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Reviews for Hunting Rifles?

Discussion in 'Rifle Country' started by phantomak47, Dec 24, 2006.

  1. phantomak47

    phantomak47 New Member

    Is there a website that has reviews of different hunting rifles? I bought a 742 woodsmaster for cheap money and I want more info about it. I have already read the remington website, but I am looking for more. Pluse I want to read about other rifles.thanks
  2. Froggy

    Froggy New Member

  3. nico

    nico New Member

    The 742 is a very good gun; in a different league than the modern versions (7400) from what I've heard. My dad had one when he was younger and really regrets selling it now that he's gotten back into hunting.
  4. rcc328

    rcc328 New Member

    Mosberg 100 ATR 270

    I' trying to get back into deer hunting without spending n arm and a leg; I hunt about two weeks out of the year; Mossberg 100 ATR or Rem 700. I'm also looking at a BSA 3-9x50 scope. Help?

  5. Troutman

    Troutman member

    OOO! Man! An old 742 Remington.

    That was my first hunting rifle, that was bought for me, for hunting (in my past life). No, I'm not that old. I was still in diapers at the time. It's an semi-auto. 5-shot with 1 in the chamber. No magnum chamberings was marketed for it.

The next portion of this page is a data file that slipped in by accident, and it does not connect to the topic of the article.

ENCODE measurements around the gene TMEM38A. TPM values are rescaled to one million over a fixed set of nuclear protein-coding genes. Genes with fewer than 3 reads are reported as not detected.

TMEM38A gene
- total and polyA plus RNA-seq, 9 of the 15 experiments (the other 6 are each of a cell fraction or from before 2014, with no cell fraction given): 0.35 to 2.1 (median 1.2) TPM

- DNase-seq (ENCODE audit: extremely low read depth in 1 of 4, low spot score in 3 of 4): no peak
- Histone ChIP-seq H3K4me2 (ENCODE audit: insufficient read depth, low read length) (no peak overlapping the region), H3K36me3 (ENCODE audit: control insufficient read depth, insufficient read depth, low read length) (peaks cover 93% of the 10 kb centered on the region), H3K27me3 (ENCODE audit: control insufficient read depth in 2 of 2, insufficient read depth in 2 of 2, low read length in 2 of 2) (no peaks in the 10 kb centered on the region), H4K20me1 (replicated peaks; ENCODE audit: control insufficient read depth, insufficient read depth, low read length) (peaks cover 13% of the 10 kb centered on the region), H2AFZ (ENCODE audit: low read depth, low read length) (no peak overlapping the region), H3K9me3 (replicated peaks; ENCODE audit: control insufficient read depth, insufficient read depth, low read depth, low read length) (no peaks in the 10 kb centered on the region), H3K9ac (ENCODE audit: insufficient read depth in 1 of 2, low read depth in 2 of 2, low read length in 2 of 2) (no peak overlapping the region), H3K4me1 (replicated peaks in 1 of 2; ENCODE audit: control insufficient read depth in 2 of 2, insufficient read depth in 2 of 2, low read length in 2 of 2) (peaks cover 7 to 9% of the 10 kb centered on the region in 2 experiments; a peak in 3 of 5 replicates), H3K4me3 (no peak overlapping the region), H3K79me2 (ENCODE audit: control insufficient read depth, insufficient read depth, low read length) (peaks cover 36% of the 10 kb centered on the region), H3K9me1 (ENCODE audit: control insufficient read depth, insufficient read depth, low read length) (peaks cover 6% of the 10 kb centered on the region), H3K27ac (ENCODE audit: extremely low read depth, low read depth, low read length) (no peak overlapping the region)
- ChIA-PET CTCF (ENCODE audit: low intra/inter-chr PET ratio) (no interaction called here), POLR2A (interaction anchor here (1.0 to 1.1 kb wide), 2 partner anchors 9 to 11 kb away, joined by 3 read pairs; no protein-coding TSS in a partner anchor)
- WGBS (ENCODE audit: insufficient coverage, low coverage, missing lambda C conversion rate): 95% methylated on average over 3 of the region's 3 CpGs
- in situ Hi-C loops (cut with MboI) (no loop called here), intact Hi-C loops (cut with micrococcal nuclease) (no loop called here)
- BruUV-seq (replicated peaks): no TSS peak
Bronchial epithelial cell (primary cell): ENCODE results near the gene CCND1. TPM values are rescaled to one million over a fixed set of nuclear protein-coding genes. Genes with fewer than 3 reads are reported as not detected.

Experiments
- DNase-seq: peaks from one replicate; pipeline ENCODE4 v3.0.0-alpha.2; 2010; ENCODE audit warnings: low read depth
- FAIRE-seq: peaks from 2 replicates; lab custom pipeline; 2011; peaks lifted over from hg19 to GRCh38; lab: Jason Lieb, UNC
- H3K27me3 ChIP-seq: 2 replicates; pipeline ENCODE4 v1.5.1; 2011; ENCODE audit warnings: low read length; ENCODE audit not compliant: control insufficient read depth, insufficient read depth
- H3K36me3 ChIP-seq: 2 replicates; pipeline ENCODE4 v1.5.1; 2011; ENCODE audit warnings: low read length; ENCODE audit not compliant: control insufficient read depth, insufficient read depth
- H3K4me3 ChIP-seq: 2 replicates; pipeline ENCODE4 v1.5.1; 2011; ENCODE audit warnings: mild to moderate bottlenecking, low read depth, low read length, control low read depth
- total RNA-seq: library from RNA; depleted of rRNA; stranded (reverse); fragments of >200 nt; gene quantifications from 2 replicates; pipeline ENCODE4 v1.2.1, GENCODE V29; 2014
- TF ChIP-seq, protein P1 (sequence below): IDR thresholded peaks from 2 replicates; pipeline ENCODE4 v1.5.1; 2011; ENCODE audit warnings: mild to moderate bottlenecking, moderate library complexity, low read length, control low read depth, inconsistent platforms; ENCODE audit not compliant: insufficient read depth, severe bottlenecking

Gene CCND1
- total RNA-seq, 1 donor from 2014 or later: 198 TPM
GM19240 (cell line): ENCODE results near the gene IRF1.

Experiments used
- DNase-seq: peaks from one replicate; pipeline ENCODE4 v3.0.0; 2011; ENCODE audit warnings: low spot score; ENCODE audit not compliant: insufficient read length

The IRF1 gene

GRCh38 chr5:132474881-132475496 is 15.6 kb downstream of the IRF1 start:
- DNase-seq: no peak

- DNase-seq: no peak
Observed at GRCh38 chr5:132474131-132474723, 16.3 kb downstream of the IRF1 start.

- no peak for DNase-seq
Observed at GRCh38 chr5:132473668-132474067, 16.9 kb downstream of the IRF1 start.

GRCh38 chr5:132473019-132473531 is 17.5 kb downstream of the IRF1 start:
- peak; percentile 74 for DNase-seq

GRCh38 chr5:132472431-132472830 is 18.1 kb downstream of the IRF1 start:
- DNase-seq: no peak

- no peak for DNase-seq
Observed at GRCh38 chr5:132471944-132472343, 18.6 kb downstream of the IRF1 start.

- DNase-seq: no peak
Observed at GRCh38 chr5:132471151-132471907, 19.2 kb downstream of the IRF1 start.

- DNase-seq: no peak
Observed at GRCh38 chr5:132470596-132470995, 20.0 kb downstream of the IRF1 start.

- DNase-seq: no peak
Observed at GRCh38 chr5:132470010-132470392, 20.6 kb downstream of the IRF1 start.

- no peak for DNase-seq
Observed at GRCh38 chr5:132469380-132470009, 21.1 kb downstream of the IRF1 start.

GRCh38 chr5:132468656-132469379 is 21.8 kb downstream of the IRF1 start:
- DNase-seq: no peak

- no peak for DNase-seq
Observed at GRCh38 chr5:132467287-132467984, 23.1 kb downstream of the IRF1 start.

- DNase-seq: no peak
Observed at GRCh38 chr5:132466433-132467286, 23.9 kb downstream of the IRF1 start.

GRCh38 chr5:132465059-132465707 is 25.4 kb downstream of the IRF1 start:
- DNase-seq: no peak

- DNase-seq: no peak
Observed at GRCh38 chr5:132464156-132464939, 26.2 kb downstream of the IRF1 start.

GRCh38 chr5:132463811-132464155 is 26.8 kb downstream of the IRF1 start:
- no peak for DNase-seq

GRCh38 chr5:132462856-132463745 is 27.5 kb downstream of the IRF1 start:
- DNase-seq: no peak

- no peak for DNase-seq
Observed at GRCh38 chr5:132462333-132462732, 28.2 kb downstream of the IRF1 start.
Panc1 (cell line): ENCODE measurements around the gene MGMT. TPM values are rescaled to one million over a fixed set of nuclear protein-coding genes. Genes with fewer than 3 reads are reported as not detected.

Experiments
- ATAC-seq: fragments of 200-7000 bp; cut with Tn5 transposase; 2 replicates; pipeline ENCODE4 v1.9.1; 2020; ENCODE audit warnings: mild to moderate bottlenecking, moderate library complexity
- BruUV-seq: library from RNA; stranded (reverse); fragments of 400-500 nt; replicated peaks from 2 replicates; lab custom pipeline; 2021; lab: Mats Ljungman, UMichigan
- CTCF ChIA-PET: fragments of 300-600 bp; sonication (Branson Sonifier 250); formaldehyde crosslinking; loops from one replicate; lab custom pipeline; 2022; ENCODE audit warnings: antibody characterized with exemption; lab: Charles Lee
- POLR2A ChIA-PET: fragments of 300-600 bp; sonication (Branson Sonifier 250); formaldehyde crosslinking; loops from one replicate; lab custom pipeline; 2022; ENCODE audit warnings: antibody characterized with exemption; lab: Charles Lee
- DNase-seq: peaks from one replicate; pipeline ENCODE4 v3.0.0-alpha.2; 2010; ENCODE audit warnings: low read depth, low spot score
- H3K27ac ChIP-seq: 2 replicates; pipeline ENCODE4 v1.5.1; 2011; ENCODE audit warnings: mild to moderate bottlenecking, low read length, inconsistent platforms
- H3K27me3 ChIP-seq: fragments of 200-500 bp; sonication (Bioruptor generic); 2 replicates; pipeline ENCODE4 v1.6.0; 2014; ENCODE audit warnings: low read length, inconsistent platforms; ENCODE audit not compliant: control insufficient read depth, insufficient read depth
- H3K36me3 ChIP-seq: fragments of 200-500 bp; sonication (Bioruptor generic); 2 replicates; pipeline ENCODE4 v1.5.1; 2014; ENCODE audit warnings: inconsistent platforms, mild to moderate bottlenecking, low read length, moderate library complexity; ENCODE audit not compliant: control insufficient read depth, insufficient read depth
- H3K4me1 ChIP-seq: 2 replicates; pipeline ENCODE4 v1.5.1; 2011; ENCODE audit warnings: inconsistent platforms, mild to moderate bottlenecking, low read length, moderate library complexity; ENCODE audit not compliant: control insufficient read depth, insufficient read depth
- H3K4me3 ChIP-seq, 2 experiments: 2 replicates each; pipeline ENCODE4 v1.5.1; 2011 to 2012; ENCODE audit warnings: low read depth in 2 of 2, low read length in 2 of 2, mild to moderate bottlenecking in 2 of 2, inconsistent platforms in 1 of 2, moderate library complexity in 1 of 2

As I had the 22 inch barrel/30-06.. With the diamond checkering. It had no swivels for a sling. They also made a deluxe model with basket-weave (had cheek-piece and swivels) And a carbine model with a 18, 18-1/2 inch barrel. That model was made or came out in the late 60's, early 70's. The bolt is coated with teflon, most of the parts (action) were coated teflon. Marketed (at that time) for easy cleaning and smooth action. The cost of the rifle, at the time (70's), was $180.00. Now it's marketed as the 7400, 7500.?
    It was compared to the Browning BAR, the Browning was more (a lot more) money at that time. If you were into magnums, you had that Browning to go with as a semi-auto. It was and still is, a good long-gun, as Remington still markets it under a different model number.
    The woodsmaster is the 22 inch model and the 18-1/2 inch is called, or was called the brushmaster. The carbine model only was chambered in .308 or .30-06. As I remember, its chamberings were the 280 remington, 270, 243, 30-06, 308, and (I think) the .25-06.
    Also, I'm not sure of this though, the model before the 742 was the 740. I only know, the point in time of the 742.
    The 742 was tapped for scope-mount. Had open sights. Accurate, it was. For me anyway. And fast follow-up. Remington also made (what I call a cousin) a pump action as well to the auto. Looks the same, but had rails in the fore-arm stock.
    Have to go. Enough of strolling down memory lane.
    Last edited: Dec 30, 2006
  6. Troutman

    Troutman member

  7. RockRifle

    RockRifle New Member

    742 Woodsmaster Carbine

    My dad passed his 742 Woodsmaster Carbine (18.5in bbl) on to me. That was the correct nomenclature for the rifle. (It's the only name WE ever used) It is a short 30-06 with iron sights that had no equal in the brush. It was tapped for rings, but had limited range with the short barrel. The old scopes weren't much good in the brush.(The days before eotechs)

    The 740 was a pump action model. 740 and 742 were available in a standard and deluxe grade. I believe The 742 became the 7400 and the 740 became the 7600.
    Last edited: Dec 30, 2006

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